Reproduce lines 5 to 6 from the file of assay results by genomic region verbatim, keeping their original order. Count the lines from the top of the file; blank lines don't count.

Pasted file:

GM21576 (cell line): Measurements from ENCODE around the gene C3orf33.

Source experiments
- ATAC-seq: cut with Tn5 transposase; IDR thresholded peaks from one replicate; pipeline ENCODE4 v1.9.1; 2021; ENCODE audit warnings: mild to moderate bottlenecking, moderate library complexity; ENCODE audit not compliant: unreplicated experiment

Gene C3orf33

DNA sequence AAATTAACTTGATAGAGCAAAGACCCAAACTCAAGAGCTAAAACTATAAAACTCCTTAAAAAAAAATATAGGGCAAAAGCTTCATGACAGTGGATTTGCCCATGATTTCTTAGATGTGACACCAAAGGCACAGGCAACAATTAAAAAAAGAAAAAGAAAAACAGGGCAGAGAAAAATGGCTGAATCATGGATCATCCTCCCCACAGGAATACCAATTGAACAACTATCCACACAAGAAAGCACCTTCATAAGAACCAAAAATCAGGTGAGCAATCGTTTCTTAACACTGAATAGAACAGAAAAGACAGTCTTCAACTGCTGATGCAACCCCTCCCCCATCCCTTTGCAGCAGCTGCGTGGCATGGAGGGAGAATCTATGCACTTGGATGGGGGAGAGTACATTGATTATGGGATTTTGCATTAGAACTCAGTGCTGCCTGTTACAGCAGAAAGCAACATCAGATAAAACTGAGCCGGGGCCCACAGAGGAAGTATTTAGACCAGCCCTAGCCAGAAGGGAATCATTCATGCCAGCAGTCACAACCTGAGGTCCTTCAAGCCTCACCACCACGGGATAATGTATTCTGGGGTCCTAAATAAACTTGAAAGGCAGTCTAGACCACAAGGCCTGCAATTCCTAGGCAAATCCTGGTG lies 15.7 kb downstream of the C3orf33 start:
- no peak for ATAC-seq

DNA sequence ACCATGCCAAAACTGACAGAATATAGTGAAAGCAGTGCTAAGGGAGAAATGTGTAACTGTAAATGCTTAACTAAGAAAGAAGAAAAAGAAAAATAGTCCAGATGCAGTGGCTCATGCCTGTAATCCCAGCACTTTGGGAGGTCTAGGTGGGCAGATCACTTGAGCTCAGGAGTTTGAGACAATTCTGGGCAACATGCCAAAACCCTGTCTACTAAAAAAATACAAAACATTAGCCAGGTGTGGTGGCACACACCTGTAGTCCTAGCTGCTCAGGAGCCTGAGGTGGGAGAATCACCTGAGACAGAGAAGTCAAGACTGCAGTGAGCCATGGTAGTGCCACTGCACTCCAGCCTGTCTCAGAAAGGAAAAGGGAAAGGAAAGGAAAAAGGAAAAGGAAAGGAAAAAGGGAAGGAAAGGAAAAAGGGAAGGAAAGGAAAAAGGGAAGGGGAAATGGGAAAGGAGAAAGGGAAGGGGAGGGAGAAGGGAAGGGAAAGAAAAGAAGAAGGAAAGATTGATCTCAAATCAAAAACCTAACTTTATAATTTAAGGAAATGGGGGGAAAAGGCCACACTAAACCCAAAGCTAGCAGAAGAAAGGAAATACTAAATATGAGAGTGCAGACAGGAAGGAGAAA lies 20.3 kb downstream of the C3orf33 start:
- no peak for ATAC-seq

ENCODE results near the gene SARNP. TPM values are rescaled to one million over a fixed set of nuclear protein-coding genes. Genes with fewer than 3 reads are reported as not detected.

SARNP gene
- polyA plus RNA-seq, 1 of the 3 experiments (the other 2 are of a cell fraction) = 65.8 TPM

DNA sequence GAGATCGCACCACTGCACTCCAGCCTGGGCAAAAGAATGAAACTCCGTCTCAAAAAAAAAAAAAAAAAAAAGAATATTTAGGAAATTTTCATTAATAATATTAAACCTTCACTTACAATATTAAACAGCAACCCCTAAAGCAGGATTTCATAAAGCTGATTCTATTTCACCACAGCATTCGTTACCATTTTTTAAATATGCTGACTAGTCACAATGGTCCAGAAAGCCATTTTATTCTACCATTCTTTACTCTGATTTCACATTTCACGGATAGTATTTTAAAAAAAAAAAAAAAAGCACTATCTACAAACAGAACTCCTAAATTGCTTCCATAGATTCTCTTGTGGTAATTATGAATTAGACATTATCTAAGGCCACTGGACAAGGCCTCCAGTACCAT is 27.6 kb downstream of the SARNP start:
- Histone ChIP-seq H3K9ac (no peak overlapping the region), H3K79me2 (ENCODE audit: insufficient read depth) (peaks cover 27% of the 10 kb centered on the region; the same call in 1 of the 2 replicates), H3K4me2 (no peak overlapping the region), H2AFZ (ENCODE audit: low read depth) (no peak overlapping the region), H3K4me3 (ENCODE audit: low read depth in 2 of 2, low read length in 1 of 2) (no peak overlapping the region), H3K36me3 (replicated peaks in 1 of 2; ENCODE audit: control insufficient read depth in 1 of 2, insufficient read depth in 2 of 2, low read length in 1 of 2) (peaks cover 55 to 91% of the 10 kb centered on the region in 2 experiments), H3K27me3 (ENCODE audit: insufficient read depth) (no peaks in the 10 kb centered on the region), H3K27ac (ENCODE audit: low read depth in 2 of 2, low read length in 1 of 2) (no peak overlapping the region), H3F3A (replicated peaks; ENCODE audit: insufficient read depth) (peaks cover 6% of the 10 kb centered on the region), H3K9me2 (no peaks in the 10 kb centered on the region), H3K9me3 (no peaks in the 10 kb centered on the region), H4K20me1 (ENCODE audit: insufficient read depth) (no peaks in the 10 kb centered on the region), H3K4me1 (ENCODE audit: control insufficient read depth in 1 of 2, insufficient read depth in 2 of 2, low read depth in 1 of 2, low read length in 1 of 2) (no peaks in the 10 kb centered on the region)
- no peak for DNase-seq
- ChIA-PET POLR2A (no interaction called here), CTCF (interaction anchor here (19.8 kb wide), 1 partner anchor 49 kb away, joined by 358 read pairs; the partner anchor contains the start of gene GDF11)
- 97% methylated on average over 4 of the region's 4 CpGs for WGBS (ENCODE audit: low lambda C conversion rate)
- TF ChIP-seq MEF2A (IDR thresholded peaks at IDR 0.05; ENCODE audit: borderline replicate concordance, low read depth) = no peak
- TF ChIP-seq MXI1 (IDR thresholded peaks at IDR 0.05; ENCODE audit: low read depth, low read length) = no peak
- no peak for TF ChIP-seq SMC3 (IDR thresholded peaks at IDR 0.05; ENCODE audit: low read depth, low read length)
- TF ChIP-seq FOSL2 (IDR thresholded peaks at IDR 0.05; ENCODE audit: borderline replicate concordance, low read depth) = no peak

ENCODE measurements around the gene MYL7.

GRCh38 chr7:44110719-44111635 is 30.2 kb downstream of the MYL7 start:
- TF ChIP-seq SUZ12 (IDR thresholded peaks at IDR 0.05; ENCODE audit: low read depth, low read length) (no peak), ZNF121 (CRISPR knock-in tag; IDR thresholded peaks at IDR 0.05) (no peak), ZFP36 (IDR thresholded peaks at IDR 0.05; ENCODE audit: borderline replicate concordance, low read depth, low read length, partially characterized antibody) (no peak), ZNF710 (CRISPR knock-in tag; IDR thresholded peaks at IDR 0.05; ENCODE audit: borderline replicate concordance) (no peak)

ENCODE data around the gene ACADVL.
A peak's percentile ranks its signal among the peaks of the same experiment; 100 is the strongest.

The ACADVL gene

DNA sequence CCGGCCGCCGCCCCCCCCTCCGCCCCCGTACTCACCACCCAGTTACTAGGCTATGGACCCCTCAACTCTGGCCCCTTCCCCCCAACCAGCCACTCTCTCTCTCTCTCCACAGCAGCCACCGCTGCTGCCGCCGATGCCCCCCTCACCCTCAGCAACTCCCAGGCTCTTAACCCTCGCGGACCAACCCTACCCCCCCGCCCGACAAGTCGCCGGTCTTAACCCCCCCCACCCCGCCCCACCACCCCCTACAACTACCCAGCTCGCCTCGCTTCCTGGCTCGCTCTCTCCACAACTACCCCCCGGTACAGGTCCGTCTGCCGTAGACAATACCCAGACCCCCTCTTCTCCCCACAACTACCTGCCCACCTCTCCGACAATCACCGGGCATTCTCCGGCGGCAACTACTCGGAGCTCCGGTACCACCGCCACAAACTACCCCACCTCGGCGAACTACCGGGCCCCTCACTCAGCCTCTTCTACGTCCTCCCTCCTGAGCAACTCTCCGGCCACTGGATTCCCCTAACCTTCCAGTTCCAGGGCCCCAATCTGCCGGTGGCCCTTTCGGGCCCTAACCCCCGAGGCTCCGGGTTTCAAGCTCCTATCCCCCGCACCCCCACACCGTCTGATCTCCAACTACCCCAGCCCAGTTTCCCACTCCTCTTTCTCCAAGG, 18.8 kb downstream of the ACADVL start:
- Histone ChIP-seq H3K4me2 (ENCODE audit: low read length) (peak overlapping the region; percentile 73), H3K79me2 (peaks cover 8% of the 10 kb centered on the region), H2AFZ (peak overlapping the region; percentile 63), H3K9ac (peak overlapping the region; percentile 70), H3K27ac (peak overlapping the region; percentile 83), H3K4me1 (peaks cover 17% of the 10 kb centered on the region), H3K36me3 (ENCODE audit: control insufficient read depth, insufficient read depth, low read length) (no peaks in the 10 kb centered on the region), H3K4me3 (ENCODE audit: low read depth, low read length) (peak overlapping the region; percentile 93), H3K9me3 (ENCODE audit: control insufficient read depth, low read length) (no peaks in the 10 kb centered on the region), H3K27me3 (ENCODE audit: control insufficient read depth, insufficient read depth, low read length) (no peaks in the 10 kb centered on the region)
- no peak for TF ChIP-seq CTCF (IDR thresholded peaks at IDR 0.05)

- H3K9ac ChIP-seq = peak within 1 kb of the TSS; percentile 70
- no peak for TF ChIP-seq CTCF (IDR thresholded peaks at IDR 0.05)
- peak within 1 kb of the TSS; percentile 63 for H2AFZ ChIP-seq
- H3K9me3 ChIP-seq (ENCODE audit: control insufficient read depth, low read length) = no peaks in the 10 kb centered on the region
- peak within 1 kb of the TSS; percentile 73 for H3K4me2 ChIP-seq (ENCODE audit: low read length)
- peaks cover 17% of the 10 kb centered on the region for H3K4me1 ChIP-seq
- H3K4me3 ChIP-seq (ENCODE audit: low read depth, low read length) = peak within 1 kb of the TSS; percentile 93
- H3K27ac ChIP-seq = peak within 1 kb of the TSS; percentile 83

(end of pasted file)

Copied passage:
DNA sequence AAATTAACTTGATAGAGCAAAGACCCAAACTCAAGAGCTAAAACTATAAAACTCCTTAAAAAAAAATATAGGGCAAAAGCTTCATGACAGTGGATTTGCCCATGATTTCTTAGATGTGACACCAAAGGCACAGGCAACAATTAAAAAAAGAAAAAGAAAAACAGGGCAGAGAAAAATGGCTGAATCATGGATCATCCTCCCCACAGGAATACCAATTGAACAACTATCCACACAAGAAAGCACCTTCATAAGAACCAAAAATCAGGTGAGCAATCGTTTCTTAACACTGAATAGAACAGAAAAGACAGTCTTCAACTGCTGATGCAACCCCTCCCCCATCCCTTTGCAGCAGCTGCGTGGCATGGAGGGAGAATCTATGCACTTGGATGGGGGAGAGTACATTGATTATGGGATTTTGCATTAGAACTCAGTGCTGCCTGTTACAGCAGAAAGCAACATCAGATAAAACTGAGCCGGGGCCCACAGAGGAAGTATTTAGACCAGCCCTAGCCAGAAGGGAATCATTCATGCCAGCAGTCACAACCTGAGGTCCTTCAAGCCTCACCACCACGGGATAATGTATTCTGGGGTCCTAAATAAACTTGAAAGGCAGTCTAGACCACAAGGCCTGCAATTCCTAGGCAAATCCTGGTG lies 15.7 kb downstream of the C3orf33 start:
- no peak for ATAC-seq